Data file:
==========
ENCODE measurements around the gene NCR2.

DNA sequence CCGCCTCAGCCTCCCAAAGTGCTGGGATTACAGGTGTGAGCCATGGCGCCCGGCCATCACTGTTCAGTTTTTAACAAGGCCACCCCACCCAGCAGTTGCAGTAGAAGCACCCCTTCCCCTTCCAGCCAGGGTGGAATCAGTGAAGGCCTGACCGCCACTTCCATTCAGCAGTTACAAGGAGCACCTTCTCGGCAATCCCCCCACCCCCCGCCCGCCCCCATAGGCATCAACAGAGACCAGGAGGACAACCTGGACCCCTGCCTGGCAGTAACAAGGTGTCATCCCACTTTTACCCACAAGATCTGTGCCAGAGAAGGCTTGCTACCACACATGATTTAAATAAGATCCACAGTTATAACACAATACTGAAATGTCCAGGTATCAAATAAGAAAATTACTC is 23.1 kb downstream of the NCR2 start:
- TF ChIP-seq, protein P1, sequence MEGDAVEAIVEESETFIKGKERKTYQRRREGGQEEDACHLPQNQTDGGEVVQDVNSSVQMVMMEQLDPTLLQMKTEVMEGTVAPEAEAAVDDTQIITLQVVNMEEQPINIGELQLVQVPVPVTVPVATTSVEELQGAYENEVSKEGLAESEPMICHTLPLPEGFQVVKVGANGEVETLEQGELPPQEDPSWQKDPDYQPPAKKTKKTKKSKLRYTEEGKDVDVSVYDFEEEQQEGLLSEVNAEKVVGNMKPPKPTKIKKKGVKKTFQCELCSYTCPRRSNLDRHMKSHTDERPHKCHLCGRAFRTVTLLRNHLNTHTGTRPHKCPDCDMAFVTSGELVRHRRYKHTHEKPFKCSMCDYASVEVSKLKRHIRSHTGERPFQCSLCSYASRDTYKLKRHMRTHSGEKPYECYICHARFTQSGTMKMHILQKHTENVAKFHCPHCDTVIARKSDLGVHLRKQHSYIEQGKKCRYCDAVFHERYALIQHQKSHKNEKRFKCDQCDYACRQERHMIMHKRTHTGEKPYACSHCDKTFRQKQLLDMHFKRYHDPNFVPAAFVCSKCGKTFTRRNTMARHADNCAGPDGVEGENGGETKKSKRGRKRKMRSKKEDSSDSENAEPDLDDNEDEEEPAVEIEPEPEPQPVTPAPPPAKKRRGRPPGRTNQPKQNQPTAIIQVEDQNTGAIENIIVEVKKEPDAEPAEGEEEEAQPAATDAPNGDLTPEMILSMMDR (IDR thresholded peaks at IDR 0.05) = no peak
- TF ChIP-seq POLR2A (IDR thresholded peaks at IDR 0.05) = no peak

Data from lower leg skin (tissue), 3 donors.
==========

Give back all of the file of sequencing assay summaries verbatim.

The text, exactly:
ENCODE measurements around the gene NCR2.

DNA sequence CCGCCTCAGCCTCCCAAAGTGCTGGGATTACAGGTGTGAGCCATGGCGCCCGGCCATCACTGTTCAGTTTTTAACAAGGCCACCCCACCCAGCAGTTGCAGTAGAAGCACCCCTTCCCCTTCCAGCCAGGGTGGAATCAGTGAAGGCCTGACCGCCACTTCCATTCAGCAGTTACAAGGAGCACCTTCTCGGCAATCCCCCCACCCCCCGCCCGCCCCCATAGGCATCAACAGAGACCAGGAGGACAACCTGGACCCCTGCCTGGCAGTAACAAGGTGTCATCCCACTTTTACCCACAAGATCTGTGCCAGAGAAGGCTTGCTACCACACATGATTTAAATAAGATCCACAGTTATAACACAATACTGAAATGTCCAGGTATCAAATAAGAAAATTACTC is 23.1 kb downstream of the NCR2 start:
- TF ChIP-seq, protein P1, sequence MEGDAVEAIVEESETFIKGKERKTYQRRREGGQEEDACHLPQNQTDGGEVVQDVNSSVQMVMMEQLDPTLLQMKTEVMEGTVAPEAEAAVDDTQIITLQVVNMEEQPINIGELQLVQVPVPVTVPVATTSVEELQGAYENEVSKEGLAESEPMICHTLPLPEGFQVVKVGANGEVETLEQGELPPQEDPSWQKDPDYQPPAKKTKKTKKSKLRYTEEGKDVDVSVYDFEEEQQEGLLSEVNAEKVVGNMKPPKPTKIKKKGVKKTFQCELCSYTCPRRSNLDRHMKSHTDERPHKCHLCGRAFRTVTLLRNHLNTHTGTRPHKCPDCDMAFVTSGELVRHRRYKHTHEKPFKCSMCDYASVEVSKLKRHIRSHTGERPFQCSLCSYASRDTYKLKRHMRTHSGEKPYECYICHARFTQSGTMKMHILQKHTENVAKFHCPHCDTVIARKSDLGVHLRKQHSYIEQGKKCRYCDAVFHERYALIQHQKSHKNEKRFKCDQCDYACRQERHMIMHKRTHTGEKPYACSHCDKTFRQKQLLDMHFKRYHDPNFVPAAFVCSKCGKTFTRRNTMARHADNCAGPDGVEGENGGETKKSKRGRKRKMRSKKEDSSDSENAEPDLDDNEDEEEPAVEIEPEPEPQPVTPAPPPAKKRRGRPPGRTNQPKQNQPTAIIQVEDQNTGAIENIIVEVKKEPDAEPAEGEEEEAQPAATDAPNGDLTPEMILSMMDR (IDR thresholded peaks at IDR 0.05) = no peak
- TF ChIP-seq POLR2A (IDR thresholded peaks at IDR 0.05) = no peak

Data from lower leg skin (tissue), 3 donors.